Raspberry gPIo

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Python (RPi.GPIO) Example

Follow along as we use the basic RPi.GPIO functions from the last page to create a simple example GPIO script.

1. Create a File

To begin, we need to create a Python file. You can do this through the GUI-based file explorer. Or, if you want a terminal-based solution, open up LXTerminal, and navigate to a folder you’d like the file to live (or create one). And create a new folder with these commands:

pi@raspberrypi ~/code $ mkdir python
pi@raspberrypi ~/code $ cd python

Create a file – we’ll call ours “blinker” – and terminate it with a .py extension. Then open it up in your favorite text editor. Nano works, as does Pi’s default GUI text editor, Leafpad.

pi@raspberrypi ~/code/python $ touch blinker.py
pi@raspberrypi ~/code/python $ leafpad blinker.py &

That’ll open up a blank text file (the “&” will open it in the background, leaving the terminal in place for future use). Time for some code!

2. Codify

Here’s an example sketch that incorporates everything we learned on the last page. It does a little input and output, and even handles some PWM. This assumes you’ve set up the circuit as arranged on the Hardware Setup page.

language:Python
# External module imports
import RPi.GPIO as GPIO
import time

# Pin Definitons:
pwmPin = 18 # Broadcom pin 18 (P1 pin 12)
ledPin = 23 # Broadcom pin 23 (P1 pin 16)
butPin = 17 # Broadcom pin 17 (P1 pin 11)

dc = 95 # duty cycle (0-100) for PWM pin

# Pin Setup:
GPIO.setmode(GPIO.BCM) # Broadcom pin-numbering scheme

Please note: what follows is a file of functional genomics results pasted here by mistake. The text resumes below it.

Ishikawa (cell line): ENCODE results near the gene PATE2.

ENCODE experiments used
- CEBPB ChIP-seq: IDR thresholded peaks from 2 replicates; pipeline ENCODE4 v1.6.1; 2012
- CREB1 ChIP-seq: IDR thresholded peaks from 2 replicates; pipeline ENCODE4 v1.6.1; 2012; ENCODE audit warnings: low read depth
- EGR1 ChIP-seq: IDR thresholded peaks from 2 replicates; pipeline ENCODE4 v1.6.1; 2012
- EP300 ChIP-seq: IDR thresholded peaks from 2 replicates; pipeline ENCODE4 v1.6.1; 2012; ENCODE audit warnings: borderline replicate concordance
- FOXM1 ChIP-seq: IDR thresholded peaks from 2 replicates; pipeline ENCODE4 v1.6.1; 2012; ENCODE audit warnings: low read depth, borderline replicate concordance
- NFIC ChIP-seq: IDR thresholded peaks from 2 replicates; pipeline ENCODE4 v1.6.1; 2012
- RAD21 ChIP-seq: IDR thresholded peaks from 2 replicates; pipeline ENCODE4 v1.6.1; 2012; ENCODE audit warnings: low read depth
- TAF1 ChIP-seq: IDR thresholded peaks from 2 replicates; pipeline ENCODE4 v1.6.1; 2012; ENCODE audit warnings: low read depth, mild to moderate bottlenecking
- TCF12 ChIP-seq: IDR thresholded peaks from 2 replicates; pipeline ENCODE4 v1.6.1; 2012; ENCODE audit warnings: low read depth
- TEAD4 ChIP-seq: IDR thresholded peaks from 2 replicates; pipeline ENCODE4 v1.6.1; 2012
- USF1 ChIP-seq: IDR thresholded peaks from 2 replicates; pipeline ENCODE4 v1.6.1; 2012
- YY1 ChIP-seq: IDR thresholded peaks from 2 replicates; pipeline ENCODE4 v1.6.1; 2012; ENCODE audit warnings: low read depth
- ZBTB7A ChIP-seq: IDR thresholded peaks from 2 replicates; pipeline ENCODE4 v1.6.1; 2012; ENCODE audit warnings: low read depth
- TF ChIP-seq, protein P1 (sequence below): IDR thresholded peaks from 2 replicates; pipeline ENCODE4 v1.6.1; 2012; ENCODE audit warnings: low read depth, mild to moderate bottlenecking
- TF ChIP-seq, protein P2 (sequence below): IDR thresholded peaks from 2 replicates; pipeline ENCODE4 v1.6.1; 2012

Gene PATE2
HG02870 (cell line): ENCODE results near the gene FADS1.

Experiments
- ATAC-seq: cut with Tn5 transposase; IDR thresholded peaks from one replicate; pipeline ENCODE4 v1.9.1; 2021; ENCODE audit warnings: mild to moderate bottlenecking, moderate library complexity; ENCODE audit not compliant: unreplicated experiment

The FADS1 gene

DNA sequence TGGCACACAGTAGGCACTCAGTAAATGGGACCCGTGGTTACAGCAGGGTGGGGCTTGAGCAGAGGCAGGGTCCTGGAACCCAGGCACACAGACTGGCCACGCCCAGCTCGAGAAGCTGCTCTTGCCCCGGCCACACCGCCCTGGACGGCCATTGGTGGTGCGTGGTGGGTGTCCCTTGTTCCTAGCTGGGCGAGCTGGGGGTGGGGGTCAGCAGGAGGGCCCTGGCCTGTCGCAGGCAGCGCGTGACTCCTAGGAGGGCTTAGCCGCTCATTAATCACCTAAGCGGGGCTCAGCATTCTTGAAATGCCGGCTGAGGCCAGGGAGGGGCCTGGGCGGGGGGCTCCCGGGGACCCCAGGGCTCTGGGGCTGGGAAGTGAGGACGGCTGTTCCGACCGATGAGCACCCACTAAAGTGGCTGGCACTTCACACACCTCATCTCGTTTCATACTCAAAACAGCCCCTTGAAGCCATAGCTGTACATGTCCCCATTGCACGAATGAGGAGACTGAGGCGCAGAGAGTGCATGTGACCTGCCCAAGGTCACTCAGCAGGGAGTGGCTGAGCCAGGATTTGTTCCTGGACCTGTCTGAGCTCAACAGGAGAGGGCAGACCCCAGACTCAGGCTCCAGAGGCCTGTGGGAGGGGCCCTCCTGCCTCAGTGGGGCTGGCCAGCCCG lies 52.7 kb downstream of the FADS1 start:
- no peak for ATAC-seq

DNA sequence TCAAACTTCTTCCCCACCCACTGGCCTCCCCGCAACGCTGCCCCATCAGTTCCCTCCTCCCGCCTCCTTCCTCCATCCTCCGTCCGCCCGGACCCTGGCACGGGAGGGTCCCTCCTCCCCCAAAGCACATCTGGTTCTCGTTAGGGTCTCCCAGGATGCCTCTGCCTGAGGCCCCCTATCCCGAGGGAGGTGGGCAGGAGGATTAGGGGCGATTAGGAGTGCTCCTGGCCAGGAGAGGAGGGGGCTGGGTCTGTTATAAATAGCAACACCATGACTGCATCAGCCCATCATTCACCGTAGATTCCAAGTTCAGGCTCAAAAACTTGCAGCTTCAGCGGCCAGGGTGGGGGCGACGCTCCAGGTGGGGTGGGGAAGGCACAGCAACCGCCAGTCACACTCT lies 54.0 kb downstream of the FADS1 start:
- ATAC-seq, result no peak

GPIO.setup(ledPin, GPIO.OUT) # LED pin set as output
GPIO.setup(pwmPin, GPIO.OUT) # PWM pin set as output
pwm = GPIO.PWM(pwmPin, 50)  # Initialize PWM on pwmPin 100Hz frequency
GPIO.setup(butPin, GPIO.IN, pull_up_down=GPIO.PUD_UP) # Button pin set as input w/ pull-up

# Initial state for LEDs:
GPIO.output(ledPin, GPIO.LOW)
pwm.start(dc)

print("Here we go! Press CTRL+C to exit")
try:
    while 1:
        if GPIO.input(butPin): # button is released
            pwm.ChangeDutyCycle(dc)
            GPIO.output(ledPin, GPIO.LOW)
        else: # button is pressed:
            pwm.ChangeDutyCycle(100-dc)
            GPIO.output(ledPin, GPIO.HIGH)
            time.sleep(0.075)
            GPIO.output(ledPin, GPIO.LOW)
            time.sleep(0.075)
except KeyboardInterrupt: # If CTRL+C is pressed, exit cleanly:
    pwm.stop() # stop PWM
    GPIO.cleanup() # cleanup all GPIO

After you’ve typed all of that in (don’t forget your whitespace!) save.

Running the Script

The RPi.GPIO module requires administrator privileges, so you’ll need to tag a sudo on to the front of your Python script call. To run your “blinker.py” script, type:

pi@raspberrypi ~/code/python $ sudo python blinker.py

With the code running, press the button to turn on the digital LED. The PWM-ing LED will invert its brightness when you press the button as well.

Example python terminal

Press CTRL+C to cleanly exit the script.